Findings from longitudinal studies investigating the association between adherence to healthy dietary patterns and survival among primarily European and American middle aged and younger elderly have been summarized in systematic reviews. Summarized healthy dietary patterns includes adherence to the Mediterranean Diet (MD) , the Dietary Approaches to Stop Hypertension, and diets scoring high on the Healthy Diet Index, and the Alternative Healthy Eating Index [16, 26, 27]. Meta-analyses of data on these dietary patterns have provided consistent results showing an association between adherence to these healthy diets and survival. Pooled estimates have showed that individuals within the categories of highest adherence to healthy dietary patterns have 20–22% lower all-cause mortality-risk than adults within the lowest healthy diet-scores groups [16, 25,26,27]. Further, it has been shown that one standard deviation increment in adherence to the MD is significantly associated with an 8% reduction in all-cause mortality risk . Estimates were based on data from models in primary studies with relevant adjustment for a number of potential confounders, e.g., age, sex, smoking, biometrical measures, and prevalent or family history of diseases [16, 25,26,27].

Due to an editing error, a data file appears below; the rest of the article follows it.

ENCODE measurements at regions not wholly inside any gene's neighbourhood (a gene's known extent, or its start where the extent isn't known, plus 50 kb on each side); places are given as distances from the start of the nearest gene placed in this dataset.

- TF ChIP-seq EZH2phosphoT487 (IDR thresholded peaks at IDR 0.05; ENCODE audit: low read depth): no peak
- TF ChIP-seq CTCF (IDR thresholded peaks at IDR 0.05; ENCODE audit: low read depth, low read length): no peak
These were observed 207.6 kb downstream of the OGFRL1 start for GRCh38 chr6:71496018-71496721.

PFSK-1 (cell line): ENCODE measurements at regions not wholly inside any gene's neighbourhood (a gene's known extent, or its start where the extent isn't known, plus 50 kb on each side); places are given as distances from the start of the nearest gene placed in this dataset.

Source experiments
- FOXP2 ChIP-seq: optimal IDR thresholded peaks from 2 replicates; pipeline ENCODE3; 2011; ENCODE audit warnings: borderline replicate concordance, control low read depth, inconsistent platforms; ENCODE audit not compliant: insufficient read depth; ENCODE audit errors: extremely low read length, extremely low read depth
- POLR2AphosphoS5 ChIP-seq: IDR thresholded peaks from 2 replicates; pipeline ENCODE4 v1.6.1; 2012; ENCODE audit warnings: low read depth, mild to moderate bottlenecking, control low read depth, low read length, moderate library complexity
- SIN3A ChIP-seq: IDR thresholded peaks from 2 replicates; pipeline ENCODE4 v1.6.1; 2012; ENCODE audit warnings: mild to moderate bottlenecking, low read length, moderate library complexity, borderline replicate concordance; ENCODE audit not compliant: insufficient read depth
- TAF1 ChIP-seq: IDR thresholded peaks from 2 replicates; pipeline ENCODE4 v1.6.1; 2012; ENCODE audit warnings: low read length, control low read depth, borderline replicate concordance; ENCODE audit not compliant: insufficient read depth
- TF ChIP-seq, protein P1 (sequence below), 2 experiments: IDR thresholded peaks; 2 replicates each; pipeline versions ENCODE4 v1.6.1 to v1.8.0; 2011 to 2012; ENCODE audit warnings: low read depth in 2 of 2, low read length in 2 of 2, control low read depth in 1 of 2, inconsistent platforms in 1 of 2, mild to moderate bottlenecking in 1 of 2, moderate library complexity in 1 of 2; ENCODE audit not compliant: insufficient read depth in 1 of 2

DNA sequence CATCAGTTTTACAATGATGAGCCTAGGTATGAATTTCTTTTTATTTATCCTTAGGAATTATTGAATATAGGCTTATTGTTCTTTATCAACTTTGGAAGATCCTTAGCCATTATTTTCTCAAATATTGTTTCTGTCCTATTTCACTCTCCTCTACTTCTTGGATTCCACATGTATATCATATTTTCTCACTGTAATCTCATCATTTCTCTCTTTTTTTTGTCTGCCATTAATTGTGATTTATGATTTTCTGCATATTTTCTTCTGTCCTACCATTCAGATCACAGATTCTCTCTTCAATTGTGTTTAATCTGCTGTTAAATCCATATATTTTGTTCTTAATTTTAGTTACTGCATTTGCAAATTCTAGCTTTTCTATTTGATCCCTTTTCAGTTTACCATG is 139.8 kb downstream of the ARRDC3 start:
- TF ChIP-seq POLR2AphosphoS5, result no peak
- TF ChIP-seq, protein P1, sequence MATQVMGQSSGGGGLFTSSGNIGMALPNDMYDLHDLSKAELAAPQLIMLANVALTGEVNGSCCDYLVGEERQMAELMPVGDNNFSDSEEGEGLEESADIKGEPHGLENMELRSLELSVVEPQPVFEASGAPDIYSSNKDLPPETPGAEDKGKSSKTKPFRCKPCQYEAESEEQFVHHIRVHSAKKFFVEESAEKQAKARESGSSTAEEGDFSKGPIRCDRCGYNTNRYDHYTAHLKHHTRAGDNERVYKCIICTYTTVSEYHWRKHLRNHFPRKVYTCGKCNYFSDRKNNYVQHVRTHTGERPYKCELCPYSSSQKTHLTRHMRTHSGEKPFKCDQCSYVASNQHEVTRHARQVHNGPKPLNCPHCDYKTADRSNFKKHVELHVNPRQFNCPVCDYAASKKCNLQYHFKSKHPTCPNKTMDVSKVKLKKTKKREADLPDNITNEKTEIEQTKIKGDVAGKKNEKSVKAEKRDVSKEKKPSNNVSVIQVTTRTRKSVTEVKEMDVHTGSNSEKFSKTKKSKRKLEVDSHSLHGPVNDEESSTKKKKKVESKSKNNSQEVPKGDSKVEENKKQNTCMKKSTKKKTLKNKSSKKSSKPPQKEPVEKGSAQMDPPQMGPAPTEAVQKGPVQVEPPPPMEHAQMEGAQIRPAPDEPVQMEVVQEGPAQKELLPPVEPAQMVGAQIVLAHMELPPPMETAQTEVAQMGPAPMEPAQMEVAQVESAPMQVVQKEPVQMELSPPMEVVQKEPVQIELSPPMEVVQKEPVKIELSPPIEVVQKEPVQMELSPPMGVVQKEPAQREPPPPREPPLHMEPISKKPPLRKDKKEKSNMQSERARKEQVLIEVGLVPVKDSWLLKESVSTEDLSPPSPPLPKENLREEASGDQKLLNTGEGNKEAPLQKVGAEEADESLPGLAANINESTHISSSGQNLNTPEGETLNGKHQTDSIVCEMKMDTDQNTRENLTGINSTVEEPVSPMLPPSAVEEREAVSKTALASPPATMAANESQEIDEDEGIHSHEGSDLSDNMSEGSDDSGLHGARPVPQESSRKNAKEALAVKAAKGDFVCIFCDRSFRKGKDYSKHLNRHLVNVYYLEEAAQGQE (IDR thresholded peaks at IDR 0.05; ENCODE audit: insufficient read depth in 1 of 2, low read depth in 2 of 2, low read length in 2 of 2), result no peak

It seems intuitive to extrapolate the protective effect of adhering to a healthy diet on mortality risk during adult life to old and exceptional old ages. However, it is suggested that the effect of some risk factors change in the highest ages [28,29,30]. Although far less studied, however, some evidence exists that the association between healthy dietary habits and survival in fact could persist into old age. One study among Chinese individuals aged ≥ 80 years documented a significant association between dietary habits and mortality risk. Diet quality was assessed using a diet diversity score (DDS), which was calculated by counting one DDS unit per 1 of 9 major food groups consumed “often or almost daily”. The authors report a trend of a 9% decrease in mortality risk by one unit increase in DDS after comprehensive adjustment .
We intend to evaluate the progress in this research field by elucidating if dietary behaviours are a determinant of achieving exceptional survivorship. To our knowledge no systematic review exists on dietary habits in relation to survival to 100 + years.
Therefore, this systematic review was done to summarize findings from published studies to investigate (i) the association between dietary patterns in late adult life and survival to 100 + years and (ii) the common characteristics across dietary patterns that are shown to be positively associated with survival to 100 + years.
This systematic review was conducted in concordance with a pre-published study protocol . It was reported according to the Preferred Reporting Items for Systematic Reviews and Meta-Analyses updated in 2020 (PRISMA 2020) [33, 34] where applicable as documented in the PRISMA 2020 Checklist (See Additional file 1). Additionally, we integrated advise from papers discussing how to report empty reviews [35,36,37,38].